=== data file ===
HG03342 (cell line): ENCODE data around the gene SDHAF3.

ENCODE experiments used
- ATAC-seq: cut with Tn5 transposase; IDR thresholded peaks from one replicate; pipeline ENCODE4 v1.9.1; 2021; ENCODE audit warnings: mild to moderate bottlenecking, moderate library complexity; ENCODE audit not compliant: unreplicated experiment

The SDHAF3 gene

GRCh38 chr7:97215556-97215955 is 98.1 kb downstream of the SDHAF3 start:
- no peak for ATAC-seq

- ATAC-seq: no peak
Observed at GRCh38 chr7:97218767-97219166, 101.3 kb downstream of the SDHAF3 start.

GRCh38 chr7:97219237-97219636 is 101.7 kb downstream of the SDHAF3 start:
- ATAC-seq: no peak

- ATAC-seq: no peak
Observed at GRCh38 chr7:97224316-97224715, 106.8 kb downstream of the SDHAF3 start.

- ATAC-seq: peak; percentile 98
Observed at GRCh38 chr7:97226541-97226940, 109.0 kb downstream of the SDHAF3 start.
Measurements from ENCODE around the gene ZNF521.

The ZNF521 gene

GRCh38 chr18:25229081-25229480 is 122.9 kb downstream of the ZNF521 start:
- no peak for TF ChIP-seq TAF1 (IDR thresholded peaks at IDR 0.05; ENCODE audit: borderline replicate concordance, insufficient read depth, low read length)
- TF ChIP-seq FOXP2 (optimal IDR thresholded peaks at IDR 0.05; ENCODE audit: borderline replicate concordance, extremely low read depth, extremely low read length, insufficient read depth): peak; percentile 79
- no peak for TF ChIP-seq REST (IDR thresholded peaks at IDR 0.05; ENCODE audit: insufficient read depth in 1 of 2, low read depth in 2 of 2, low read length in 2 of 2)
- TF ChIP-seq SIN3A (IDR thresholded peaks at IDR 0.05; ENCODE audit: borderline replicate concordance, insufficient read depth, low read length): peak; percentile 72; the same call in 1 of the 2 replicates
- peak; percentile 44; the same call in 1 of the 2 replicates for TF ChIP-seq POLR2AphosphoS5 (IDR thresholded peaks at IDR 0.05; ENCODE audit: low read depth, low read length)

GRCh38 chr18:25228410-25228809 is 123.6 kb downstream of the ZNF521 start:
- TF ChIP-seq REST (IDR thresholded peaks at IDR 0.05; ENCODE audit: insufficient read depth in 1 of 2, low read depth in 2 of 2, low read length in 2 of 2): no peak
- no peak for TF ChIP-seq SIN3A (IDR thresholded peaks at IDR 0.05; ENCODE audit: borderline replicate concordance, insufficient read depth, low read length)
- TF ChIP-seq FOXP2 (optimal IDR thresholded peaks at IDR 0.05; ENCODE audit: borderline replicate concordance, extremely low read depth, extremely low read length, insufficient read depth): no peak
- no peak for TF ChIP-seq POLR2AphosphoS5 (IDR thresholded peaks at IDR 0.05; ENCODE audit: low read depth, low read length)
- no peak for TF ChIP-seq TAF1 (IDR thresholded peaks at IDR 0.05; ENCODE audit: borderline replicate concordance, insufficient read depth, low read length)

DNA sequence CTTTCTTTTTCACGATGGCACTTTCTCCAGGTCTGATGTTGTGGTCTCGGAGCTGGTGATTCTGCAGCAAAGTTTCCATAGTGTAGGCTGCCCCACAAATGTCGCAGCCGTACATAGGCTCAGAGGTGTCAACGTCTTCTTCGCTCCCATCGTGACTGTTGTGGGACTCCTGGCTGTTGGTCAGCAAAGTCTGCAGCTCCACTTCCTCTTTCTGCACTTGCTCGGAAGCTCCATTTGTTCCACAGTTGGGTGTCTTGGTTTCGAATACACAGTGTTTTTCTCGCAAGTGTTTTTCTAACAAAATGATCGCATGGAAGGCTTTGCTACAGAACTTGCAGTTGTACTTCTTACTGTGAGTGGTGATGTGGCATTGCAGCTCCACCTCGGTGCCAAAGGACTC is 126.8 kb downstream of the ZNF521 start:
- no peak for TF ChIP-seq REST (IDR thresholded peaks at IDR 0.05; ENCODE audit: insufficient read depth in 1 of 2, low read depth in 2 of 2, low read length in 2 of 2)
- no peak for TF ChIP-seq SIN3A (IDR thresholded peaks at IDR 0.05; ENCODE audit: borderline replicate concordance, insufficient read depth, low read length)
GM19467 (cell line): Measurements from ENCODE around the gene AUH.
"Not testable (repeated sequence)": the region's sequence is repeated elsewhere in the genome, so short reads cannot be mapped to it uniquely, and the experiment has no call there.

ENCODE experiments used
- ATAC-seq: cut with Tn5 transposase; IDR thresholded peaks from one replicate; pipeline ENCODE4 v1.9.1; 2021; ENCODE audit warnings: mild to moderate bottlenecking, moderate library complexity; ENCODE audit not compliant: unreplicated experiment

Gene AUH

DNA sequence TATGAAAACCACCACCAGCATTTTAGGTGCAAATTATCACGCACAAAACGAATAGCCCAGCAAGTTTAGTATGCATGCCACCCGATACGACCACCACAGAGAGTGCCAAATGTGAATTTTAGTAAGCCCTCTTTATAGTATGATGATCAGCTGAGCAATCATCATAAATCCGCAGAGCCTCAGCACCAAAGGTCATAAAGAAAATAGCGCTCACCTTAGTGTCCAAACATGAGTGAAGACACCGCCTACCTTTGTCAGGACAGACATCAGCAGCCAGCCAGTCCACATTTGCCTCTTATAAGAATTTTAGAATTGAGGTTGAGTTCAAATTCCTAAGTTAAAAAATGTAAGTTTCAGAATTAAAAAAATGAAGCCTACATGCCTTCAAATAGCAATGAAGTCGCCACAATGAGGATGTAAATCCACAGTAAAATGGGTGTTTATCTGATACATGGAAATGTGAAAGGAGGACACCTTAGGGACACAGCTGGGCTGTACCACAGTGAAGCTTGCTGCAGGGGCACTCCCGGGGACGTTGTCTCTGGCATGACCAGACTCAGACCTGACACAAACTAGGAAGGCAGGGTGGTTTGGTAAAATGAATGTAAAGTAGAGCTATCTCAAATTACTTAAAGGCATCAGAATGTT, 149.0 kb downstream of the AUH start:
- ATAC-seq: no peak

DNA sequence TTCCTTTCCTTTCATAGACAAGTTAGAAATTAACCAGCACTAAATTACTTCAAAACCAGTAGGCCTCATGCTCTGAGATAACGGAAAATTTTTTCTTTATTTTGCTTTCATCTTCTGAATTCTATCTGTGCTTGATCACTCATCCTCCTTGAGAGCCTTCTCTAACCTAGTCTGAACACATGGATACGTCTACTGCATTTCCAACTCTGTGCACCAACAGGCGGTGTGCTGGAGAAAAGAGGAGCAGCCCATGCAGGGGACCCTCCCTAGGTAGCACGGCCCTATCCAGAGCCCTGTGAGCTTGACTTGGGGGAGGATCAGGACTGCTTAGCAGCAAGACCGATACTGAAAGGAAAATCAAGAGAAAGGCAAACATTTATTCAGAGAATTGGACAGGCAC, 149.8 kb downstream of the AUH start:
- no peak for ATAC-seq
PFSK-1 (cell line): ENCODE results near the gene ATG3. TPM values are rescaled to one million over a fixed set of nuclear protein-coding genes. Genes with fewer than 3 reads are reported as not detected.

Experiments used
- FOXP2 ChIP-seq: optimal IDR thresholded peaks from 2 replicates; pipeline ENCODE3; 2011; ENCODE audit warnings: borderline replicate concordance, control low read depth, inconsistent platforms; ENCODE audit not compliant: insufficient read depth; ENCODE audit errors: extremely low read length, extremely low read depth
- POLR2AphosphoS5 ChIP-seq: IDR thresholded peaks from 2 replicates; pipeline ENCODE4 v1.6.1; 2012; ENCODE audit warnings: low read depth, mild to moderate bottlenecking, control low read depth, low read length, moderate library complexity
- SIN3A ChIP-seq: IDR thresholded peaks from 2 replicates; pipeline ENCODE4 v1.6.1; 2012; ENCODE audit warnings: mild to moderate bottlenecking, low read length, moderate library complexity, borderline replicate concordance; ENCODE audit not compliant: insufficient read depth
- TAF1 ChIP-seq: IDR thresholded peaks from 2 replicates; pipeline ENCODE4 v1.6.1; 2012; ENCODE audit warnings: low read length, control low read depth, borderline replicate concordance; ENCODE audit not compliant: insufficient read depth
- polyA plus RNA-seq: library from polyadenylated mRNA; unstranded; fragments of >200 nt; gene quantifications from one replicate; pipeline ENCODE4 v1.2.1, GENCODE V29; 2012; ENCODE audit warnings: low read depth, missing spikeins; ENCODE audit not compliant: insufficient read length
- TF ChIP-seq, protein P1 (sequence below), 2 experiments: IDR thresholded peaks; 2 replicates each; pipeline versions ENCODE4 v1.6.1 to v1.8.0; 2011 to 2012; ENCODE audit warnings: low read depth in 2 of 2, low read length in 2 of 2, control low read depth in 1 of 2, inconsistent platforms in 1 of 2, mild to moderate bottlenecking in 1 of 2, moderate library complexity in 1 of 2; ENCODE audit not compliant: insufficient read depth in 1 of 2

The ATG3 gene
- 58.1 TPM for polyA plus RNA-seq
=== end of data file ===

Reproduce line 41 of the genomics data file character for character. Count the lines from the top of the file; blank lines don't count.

PFSK-1 (cell line): ENCODE results near the gene ATG3. TPM values are rescaled to one million over a fixed set of nuclear protein-coding genes. Genes with fewer than 3 reads are reported as not detected.